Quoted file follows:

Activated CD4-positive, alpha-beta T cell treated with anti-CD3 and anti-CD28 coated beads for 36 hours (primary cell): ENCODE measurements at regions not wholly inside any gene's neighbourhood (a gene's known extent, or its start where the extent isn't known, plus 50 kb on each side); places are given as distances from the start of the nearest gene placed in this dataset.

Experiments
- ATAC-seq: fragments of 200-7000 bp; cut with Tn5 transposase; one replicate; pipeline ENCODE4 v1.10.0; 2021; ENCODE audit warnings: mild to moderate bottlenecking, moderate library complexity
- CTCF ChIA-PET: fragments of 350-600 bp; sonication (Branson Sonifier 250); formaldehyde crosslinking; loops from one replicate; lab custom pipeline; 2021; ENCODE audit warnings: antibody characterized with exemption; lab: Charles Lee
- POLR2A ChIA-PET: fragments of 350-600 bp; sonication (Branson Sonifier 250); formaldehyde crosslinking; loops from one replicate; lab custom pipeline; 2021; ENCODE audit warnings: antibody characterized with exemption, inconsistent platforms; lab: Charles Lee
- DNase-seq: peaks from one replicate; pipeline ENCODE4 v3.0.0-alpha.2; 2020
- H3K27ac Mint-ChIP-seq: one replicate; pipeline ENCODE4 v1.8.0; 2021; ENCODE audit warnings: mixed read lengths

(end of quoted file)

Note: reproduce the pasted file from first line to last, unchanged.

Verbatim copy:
Activated CD4-positive, alpha-beta T cell treated with anti-CD3 and anti-CD28 coated beads for 36 hours (primary cell): ENCODE measurements at regions not wholly inside any gene's neighbourhood (a gene's known extent, or its start where the extent isn't known, plus 50 kb on each side); places are given as distances from the start of the nearest gene placed in this dataset.

Experiments
- ATAC-seq: fragments of 200-7000 bp; cut with Tn5 transposase; one replicate; pipeline ENCODE4 v1.10.0; 2021; ENCODE audit warnings: mild to moderate bottlenecking, moderate library complexity
- CTCF ChIA-PET: fragments of 350-600 bp; sonication (Branson Sonifier 250); formaldehyde crosslinking; loops from one replicate; lab custom pipeline; 2021; ENCODE audit warnings: antibody characterized with exemption; lab: Charles Lee
- POLR2A ChIA-PET: fragments of 350-600 bp; sonication (Branson Sonifier 250); formaldehyde crosslinking; loops from one replicate; lab custom pipeline; 2021; ENCODE audit warnings: antibody characterized with exemption, inconsistent platforms; lab: Charles Lee
- DNase-seq: peaks from one replicate; pipeline ENCODE4 v3.0.0-alpha.2; 2020
- H3K27ac Mint-ChIP-seq: one replicate; pipeline ENCODE4 v1.8.0; 2021; ENCODE audit warnings: mixed read lengths